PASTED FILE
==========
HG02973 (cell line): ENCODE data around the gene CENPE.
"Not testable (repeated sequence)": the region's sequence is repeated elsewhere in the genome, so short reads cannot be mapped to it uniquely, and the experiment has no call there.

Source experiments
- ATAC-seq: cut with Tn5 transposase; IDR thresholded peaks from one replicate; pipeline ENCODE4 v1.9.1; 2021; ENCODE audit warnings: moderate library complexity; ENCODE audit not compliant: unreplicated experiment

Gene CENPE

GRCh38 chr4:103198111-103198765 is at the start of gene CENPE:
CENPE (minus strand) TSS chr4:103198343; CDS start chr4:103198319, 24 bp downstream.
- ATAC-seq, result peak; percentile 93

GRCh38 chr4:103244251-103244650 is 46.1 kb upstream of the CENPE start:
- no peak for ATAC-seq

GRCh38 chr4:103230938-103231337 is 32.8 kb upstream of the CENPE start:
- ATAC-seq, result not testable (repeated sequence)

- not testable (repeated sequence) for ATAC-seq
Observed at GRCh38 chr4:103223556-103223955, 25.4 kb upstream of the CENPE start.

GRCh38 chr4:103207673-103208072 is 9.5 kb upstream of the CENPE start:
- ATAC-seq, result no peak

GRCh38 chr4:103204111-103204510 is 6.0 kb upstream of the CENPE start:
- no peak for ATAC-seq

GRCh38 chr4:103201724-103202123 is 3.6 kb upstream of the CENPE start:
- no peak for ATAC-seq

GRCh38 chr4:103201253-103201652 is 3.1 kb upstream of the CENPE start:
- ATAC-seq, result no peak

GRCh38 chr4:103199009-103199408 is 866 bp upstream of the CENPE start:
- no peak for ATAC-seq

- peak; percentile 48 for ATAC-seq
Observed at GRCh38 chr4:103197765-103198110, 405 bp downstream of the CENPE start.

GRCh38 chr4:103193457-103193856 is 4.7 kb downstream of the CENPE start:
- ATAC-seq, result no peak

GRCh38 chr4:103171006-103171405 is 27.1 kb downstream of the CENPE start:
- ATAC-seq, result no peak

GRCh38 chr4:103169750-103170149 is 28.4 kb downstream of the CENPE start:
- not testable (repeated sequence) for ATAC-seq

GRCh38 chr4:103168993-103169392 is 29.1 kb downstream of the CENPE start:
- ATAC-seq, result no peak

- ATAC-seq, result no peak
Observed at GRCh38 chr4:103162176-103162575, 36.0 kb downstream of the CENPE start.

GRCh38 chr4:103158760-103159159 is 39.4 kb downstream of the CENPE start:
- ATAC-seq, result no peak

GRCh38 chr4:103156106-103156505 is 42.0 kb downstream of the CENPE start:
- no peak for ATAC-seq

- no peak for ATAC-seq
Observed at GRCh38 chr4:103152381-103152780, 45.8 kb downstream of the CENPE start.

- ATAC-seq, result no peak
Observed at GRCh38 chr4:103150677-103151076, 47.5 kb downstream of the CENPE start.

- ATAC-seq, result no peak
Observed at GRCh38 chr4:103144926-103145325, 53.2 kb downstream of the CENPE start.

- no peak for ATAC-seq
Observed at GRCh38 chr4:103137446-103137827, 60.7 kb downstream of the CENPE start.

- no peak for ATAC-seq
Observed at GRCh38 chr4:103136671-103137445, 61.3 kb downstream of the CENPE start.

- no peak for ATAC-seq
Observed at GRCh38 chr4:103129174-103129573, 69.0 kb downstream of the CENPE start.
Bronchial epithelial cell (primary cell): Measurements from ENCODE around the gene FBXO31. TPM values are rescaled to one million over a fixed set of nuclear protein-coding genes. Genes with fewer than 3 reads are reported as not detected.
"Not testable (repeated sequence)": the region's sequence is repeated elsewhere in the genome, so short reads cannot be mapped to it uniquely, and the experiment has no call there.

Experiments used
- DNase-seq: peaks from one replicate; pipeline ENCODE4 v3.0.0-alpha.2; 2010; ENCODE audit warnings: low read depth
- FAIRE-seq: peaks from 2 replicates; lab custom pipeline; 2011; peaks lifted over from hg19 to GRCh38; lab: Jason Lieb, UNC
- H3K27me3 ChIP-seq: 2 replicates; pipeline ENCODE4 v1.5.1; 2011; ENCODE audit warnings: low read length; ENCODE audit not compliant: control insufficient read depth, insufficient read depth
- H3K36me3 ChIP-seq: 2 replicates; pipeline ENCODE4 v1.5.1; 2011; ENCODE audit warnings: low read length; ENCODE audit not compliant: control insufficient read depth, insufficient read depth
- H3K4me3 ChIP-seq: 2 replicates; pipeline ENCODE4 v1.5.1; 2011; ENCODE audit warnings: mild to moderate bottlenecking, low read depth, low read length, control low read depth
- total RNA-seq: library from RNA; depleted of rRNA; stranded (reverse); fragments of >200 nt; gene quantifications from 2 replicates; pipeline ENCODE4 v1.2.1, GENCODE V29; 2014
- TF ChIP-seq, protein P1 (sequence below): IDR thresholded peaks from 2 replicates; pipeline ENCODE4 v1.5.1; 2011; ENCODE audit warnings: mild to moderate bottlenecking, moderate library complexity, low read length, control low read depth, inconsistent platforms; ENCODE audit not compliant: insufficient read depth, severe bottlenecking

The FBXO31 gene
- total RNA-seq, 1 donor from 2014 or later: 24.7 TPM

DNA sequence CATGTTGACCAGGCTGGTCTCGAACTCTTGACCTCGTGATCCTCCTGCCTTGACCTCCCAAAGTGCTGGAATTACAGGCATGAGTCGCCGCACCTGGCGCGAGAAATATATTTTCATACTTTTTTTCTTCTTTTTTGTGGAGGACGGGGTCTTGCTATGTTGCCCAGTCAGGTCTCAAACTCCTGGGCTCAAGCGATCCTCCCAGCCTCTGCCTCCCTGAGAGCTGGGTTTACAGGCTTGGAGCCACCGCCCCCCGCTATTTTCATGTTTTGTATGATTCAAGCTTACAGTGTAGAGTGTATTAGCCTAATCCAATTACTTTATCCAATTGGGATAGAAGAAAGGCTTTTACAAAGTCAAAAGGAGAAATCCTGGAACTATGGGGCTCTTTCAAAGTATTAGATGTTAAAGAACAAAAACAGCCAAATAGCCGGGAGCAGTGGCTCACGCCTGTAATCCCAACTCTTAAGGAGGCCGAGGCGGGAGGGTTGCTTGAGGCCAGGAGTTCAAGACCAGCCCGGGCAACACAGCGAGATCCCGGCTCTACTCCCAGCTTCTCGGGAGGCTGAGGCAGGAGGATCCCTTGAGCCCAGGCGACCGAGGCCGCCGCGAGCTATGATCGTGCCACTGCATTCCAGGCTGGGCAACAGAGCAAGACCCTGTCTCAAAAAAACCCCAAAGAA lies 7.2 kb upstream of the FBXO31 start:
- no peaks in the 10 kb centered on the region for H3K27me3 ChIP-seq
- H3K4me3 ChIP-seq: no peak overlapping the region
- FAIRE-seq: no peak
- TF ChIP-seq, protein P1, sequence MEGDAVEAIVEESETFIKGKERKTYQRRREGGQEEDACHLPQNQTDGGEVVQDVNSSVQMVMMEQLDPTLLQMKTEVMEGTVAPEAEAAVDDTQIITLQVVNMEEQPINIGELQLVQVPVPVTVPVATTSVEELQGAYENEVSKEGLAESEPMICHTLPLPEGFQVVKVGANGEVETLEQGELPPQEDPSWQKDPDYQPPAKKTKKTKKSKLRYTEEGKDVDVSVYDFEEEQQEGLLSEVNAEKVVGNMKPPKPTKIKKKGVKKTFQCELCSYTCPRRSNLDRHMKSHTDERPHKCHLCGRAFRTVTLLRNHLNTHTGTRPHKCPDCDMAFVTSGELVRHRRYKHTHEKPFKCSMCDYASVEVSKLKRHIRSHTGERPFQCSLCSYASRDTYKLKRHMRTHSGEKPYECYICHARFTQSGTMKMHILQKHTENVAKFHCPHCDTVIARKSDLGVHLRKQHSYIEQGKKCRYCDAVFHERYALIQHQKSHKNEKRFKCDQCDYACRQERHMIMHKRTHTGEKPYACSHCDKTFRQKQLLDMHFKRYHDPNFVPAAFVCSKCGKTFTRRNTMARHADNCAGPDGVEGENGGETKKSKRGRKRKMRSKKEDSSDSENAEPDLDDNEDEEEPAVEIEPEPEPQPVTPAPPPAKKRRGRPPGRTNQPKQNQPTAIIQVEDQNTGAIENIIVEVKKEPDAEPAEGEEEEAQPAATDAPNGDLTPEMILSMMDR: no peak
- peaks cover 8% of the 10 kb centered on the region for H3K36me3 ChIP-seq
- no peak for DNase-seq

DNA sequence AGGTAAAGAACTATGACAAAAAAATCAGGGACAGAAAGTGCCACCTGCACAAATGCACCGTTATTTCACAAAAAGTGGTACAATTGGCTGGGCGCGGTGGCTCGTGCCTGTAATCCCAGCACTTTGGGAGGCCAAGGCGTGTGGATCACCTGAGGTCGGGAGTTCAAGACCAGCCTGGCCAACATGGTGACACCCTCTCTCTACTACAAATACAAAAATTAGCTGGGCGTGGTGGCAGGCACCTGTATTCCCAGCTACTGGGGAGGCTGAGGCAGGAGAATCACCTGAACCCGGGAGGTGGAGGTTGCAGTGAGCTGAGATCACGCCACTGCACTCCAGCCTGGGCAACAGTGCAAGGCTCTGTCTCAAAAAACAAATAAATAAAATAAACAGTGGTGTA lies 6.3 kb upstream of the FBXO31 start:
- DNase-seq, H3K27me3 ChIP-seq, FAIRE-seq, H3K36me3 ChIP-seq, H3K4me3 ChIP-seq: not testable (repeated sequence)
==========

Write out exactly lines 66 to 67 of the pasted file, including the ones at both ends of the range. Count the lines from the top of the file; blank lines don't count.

- no peaks in the 10 kb centered on the region for H3K27me3 ChIP-seq
- H3K4me3 ChIP-seq: no peak overlapping the region